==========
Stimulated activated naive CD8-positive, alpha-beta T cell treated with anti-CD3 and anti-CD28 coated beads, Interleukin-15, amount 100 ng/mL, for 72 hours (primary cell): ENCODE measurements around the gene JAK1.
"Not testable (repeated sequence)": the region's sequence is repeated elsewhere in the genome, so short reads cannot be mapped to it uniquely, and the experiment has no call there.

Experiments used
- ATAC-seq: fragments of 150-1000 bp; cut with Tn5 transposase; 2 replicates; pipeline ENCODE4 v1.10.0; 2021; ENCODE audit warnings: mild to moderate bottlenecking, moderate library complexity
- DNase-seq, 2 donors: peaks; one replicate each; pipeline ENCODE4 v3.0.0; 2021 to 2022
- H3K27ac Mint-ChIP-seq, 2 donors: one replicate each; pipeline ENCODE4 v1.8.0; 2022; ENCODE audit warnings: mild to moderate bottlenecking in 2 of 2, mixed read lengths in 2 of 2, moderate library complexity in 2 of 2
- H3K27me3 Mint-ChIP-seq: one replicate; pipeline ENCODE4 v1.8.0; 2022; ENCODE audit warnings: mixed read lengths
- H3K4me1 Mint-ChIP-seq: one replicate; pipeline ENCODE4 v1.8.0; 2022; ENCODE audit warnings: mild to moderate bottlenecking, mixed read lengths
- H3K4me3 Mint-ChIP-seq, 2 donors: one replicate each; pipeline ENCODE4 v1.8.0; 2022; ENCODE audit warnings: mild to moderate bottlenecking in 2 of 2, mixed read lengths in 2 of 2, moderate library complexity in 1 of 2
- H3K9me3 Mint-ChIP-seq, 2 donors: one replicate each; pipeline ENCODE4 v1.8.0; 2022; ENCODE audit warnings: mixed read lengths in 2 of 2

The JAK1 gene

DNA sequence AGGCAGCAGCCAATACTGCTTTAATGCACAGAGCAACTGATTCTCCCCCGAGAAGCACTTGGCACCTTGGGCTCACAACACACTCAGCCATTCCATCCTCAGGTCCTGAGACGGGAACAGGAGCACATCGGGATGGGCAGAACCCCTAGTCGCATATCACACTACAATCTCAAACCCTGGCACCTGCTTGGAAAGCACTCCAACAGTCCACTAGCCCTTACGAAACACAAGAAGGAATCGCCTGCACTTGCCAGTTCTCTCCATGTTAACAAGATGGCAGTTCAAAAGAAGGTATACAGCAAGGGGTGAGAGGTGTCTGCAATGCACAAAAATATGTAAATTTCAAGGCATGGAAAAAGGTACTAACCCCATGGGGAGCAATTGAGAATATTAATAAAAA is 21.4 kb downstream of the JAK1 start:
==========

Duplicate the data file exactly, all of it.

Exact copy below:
Stimulated activated naive CD8-positive, alpha-beta T cell treated with anti-CD3 and anti-CD28 coated beads, Interleukin-15, amount 100 ng/mL, for 72 hours (primary cell): ENCODE measurements around the gene JAK1.
"Not testable (repeated sequence)": the region's sequence is repeated elsewhere in the genome, so short reads cannot be mapped to it uniquely, and the experiment has no call there.

Experiments used
- ATAC-seq: fragments of 150-1000 bp; cut with Tn5 transposase; 2 replicates; pipeline ENCODE4 v1.10.0; 2021; ENCODE audit warnings: mild to moderate bottlenecking, moderate library complexity
- DNase-seq, 2 donors: peaks; one replicate each; pipeline ENCODE4 v3.0.0; 2021 to 2022
- H3K27ac Mint-ChIP-seq, 2 donors: one replicate each; pipeline ENCODE4 v1.8.0; 2022; ENCODE audit warnings: mild to moderate bottlenecking in 2 of 2, mixed read lengths in 2 of 2, moderate library complexity in 2 of 2
- H3K27me3 Mint-ChIP-seq: one replicate; pipeline ENCODE4 v1.8.0; 2022; ENCODE audit warnings: mixed read lengths
- H3K4me1 Mint-ChIP-seq: one replicate; pipeline ENCODE4 v1.8.0; 2022; ENCODE audit warnings: mild to moderate bottlenecking, mixed read lengths
- H3K4me3 Mint-ChIP-seq, 2 donors: one replicate each; pipeline ENCODE4 v1.8.0; 2022; ENCODE audit warnings: mild to moderate bottlenecking in 2 of 2, mixed read lengths in 2 of 2, moderate library complexity in 1 of 2
- H3K9me3 Mint-ChIP-seq, 2 donors: one replicate each; pipeline ENCODE4 v1.8.0; 2022; ENCODE audit warnings: mixed read lengths in 2 of 2

The JAK1 gene

DNA sequence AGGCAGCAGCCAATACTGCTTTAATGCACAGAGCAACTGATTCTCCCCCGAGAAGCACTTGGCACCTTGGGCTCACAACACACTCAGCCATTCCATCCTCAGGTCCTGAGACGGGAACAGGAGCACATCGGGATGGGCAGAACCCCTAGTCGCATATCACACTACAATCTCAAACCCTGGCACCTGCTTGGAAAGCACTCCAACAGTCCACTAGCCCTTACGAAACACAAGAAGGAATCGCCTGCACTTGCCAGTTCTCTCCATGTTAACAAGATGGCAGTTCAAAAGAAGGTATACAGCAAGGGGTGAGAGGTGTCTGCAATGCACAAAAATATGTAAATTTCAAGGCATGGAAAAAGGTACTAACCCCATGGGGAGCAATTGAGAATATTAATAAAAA is 21.4 kb downstream of the JAK1 start: